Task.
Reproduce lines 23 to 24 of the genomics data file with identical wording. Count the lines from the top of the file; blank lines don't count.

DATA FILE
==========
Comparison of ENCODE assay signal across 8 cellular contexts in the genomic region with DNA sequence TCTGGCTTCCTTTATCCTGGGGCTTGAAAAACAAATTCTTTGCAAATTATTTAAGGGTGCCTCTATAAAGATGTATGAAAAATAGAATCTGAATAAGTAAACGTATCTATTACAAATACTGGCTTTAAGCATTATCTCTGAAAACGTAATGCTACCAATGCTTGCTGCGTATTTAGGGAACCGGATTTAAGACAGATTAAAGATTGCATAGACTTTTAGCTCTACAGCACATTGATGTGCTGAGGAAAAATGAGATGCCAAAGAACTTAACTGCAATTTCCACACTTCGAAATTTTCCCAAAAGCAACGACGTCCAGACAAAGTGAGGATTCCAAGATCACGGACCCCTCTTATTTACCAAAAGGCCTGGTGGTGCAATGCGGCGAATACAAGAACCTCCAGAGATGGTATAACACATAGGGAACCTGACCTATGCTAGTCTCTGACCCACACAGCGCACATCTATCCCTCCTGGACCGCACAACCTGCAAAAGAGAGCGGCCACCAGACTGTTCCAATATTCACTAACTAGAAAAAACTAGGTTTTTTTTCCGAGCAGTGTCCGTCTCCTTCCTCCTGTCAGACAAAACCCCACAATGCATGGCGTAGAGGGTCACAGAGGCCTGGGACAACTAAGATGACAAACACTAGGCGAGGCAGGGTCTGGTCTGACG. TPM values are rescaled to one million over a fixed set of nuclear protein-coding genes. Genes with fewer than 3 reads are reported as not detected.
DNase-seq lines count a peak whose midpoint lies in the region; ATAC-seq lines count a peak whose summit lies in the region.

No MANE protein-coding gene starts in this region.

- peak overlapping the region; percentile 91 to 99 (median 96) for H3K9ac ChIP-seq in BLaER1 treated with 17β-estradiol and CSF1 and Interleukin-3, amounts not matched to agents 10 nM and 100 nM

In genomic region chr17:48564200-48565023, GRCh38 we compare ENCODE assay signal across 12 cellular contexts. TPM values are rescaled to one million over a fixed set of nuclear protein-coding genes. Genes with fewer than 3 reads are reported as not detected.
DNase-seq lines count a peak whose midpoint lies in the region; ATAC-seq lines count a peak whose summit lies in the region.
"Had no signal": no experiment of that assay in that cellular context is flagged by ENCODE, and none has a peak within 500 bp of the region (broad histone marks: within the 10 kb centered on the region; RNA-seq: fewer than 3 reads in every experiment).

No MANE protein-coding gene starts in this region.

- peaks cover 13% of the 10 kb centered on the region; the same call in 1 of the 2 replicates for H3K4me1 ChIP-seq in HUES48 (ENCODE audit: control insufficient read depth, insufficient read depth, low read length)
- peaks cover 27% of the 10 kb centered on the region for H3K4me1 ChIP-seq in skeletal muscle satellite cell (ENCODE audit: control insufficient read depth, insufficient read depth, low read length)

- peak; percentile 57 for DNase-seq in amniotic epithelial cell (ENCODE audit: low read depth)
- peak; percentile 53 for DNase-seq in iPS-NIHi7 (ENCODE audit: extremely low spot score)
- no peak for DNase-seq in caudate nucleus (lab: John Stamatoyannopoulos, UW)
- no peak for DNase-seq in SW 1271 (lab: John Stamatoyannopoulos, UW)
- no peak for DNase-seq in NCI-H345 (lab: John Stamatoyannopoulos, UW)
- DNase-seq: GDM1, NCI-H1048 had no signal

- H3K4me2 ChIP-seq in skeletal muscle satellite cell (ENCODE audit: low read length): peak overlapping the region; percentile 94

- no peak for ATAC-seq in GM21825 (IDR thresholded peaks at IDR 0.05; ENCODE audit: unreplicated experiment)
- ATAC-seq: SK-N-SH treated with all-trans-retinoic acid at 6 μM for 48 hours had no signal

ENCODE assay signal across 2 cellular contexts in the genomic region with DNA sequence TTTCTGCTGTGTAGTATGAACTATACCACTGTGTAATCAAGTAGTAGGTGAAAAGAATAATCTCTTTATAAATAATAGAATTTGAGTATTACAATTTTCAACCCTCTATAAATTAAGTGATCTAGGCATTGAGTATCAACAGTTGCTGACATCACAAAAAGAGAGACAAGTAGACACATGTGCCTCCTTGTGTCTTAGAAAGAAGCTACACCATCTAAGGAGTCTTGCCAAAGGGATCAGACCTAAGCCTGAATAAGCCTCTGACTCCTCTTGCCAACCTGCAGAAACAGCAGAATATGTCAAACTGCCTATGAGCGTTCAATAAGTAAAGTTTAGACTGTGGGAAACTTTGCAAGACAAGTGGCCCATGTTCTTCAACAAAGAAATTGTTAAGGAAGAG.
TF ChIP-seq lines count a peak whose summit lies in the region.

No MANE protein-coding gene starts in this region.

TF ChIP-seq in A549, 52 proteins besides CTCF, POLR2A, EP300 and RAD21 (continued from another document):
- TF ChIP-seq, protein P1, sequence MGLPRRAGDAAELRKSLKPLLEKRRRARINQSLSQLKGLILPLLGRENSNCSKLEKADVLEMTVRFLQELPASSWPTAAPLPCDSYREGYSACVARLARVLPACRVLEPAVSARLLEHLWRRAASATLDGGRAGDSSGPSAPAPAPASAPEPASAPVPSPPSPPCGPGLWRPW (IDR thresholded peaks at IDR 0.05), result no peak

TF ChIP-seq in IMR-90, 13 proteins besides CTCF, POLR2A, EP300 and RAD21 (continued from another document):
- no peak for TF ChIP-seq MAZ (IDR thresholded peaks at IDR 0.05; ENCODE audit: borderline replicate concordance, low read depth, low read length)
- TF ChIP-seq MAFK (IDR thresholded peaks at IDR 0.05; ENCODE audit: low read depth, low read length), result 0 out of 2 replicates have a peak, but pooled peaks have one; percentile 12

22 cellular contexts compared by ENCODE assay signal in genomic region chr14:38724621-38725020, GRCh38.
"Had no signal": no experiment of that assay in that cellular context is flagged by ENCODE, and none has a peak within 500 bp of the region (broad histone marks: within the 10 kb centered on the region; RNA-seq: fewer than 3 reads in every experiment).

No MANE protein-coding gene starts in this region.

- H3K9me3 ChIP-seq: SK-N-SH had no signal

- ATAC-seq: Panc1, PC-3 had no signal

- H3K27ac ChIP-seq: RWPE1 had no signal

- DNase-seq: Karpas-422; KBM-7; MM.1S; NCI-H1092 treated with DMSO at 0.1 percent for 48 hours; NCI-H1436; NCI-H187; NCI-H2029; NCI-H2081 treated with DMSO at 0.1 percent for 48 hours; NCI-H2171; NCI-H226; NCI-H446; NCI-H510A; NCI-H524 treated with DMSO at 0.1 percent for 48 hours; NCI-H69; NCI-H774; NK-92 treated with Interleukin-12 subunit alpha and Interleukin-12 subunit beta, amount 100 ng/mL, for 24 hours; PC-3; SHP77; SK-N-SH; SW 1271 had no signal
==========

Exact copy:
TF ChIP-seq in A549, 52 proteins besides CTCF, POLR2A, EP300 and RAD21 (continued from another document):
- TF ChIP-seq, protein P1, sequence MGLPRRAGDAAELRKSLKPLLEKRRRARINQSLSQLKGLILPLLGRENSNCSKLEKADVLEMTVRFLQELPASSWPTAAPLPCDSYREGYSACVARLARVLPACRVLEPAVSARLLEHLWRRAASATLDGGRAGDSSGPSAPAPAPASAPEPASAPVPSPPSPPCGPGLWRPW (IDR thresholded peaks at IDR 0.05), result no peak